The sassiness is mellowing, and I wish I could say that I was as patient and understanding as you.  But I guess my main response to sass is to educate them on how to say what they really want, so I suppose that is patient in a sense.  Slowly, slowly.  They finally figured out how to ask for something!  I was beginning to feel like I couldn't adequately describe the difference between a statement/demand and a question (because the "lessons" happened at the wrong time?).  The "please" is just the jimmies sprinkled on the top of a request, at least for my sundae.  But they got it, they did.

 

There was a mention in another thread about the tendency for unschooling to be about "me and now" if not balanced by empathy and delayed gratification.  That was definitely a lot of what I was finding before I I started this thread, and very succinctly phrased what took me "pages" to describe. Since unschooling is child-led, as a parent I can lose sight of that balance and get into the habit of bending when I need to be more steady and tall.  Since bending can be a positive trait, I can get into a habit of bending always.  I will never be anything but a permissive parent.  Not this old hippie anarchist, no way!  But I can set a good example for running a house, for respect of others, for ordering the day nicely.  

 

Well, I'm rambling now.  It is so nice to hear that other parents are working on this as well.  I definitely feel less crazy!

 

 


Give me a few minutes while I caffeinate.
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#29 of 40 Old 01-04-2012, 11:12 PM
 
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Another point to consider. I struggled with all this as my kids went through toddlerhood into preschool years and so on up. I tried all sorts of ways to instil cleaning habits. I would get down on the floor with them and we'd do it together, but when they got to an age where I "decided" that they should be doing it themselves we entered into a period of conflict in this area. Since I abhor conflict I would end up doing it all myself and then feeling resentful towards the kids.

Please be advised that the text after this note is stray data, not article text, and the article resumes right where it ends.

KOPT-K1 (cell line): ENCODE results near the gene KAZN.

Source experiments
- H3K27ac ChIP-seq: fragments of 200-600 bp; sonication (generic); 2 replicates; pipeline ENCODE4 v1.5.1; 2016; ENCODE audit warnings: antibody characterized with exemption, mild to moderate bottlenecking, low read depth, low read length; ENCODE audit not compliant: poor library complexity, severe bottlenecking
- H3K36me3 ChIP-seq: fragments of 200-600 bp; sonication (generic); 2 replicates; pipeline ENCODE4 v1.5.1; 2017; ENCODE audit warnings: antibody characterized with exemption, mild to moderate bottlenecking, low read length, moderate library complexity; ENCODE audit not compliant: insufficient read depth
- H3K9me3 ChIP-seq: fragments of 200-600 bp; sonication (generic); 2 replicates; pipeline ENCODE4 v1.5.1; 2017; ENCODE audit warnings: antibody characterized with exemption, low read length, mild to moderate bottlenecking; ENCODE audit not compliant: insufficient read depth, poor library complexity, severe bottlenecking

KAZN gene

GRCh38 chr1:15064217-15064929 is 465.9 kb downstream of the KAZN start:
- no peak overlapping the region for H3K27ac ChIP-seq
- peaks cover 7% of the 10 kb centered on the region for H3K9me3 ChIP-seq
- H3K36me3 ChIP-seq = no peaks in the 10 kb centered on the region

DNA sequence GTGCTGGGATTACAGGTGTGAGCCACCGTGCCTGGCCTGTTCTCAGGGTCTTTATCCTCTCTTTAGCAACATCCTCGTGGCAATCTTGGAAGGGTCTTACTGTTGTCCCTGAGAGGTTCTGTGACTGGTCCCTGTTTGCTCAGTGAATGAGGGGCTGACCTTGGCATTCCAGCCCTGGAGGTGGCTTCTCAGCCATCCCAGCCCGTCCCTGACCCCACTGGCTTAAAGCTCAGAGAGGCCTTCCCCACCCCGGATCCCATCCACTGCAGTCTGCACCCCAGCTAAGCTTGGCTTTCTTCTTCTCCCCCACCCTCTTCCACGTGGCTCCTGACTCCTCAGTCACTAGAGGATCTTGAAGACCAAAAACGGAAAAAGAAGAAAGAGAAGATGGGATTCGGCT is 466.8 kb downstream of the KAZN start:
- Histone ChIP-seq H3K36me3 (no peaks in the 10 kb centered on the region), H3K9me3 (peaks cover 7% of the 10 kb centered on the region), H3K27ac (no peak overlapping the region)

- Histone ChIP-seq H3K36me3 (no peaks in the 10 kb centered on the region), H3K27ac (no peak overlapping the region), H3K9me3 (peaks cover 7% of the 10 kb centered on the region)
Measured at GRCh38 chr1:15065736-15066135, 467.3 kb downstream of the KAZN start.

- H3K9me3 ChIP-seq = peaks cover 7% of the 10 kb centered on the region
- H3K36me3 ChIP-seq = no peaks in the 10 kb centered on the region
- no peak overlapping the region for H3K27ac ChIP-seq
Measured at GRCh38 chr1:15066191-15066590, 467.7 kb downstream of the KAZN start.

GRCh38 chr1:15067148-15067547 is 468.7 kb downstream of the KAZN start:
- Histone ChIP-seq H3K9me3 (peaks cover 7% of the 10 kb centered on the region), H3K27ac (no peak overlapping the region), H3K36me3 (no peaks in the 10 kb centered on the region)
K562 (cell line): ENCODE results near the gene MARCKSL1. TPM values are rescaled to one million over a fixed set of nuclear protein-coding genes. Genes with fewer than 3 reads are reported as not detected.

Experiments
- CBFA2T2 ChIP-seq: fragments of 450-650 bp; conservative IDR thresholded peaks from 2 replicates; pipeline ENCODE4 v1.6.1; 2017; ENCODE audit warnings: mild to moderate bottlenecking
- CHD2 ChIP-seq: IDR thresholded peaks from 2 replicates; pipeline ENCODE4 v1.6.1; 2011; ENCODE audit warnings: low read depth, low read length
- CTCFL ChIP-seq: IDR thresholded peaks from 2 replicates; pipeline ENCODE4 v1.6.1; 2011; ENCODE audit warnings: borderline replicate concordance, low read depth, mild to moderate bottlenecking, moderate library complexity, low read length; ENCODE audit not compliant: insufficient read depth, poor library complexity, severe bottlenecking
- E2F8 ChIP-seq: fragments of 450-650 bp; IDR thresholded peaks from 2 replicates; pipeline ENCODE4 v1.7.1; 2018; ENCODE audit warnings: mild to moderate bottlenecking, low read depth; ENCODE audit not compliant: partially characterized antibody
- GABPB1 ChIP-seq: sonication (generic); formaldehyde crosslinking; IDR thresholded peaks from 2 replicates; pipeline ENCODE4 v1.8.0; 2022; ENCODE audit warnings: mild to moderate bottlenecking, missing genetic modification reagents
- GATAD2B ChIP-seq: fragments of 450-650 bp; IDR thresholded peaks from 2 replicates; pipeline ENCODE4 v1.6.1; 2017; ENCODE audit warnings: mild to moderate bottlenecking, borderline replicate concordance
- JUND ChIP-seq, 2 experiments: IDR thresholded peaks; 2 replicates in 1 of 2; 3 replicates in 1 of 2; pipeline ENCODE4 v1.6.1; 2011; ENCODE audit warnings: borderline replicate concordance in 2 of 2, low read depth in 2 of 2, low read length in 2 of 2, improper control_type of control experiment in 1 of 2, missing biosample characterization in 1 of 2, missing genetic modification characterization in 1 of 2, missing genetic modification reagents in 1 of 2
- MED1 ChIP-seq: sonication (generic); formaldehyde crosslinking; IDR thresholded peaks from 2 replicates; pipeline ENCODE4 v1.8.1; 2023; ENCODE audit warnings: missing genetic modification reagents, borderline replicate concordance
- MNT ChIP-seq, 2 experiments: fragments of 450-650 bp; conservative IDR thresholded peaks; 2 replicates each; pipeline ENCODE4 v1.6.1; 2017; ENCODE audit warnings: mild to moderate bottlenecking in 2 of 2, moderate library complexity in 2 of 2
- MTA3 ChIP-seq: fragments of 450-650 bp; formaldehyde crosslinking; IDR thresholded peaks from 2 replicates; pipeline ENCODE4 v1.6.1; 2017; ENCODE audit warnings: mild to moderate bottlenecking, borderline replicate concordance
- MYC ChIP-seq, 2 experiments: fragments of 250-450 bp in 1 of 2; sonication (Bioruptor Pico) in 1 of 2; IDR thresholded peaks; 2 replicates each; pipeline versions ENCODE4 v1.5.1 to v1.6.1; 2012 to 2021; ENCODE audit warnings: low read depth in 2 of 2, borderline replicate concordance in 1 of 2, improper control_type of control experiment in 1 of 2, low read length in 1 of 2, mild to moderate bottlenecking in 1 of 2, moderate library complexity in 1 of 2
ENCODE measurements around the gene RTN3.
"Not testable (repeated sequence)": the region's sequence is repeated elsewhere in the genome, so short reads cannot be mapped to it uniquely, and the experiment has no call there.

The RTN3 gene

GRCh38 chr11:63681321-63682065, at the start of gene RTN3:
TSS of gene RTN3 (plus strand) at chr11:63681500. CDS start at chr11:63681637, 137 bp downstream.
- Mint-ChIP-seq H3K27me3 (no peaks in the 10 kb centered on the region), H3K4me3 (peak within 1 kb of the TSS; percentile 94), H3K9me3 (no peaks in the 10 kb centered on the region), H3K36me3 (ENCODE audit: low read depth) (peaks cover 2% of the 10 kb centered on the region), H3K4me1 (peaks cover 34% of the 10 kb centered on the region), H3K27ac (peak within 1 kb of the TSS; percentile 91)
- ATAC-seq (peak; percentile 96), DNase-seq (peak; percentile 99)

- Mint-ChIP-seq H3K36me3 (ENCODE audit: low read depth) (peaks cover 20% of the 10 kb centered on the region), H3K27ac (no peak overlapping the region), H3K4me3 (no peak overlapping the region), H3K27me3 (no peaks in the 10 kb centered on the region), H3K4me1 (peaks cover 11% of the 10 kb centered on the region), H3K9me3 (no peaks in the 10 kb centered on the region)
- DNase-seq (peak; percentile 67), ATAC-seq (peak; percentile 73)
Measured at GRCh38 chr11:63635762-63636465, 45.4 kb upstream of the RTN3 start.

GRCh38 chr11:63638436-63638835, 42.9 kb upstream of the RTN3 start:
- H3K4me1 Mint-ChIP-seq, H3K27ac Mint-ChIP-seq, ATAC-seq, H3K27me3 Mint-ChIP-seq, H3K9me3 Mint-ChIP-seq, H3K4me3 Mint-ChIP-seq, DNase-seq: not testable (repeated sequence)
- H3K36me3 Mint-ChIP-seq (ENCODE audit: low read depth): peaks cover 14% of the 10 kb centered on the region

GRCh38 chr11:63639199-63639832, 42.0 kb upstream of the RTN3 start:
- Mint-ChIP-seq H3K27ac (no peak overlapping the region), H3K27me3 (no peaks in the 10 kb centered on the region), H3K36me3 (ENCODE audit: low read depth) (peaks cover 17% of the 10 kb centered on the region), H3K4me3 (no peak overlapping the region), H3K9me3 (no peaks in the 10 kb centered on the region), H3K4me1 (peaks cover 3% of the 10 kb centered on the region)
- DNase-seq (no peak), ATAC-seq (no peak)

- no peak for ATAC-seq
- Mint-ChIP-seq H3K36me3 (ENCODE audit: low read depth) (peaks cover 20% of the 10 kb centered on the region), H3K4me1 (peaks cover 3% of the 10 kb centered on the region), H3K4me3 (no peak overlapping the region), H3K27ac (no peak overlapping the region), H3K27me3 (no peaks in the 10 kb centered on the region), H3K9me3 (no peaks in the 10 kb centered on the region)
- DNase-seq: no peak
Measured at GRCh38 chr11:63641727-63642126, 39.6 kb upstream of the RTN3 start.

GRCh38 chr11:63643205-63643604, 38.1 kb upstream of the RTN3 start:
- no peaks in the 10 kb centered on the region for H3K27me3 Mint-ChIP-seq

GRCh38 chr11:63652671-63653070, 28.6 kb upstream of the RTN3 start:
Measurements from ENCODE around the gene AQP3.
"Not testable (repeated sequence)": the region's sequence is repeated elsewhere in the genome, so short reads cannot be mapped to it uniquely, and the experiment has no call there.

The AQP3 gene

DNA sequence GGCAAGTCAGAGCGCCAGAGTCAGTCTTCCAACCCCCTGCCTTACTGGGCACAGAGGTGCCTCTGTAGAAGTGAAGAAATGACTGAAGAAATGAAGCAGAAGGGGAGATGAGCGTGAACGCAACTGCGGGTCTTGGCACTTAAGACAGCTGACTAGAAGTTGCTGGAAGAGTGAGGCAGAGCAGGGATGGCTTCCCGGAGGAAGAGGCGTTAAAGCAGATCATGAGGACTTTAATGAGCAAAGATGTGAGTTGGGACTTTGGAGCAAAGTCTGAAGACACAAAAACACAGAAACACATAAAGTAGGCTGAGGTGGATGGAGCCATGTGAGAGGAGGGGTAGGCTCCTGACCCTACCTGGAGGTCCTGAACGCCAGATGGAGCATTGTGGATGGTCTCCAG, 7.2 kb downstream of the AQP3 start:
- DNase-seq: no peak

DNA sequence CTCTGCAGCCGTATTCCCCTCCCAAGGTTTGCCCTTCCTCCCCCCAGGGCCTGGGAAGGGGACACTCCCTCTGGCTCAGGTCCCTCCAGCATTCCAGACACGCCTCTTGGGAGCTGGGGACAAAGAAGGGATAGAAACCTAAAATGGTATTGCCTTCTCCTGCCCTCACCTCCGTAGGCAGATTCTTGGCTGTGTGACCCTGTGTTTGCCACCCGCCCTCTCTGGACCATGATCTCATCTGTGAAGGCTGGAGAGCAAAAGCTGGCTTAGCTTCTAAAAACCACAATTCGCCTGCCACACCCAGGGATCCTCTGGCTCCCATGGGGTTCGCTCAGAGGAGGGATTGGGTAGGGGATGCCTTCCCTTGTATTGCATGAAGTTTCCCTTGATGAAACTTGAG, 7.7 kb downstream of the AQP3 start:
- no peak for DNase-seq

Two things happened to change all this. First, after much thinking I did a complete change in attitude. I recognized that "cleanliness" is a relative concept and it wasn't fair for me to insist that my own interpretation of it had to be everybody else's. I took responsibility for that and, at the same time, recognized that I loved my job as stay-home mum more than anything and that cleanup WAS my job if it meant getting the house to a state that I set for everybody else. Second, I decided to let go of any ideas that my kids "should" help out and instead I challenged myself to ask genuinely (which means accepting "no") and look for instances when they DID help rather than focus on when they didn't. You can read about this on my blog: My Housecleaning Epiphany and Zen Chores are two posts I wrote on the subject.

 

So much changed, and it was all for the better. The issue ceased to be an issue. DD is now 9 and is pretty good at picking up her things and putting them away, she rarely ever resists when I ask.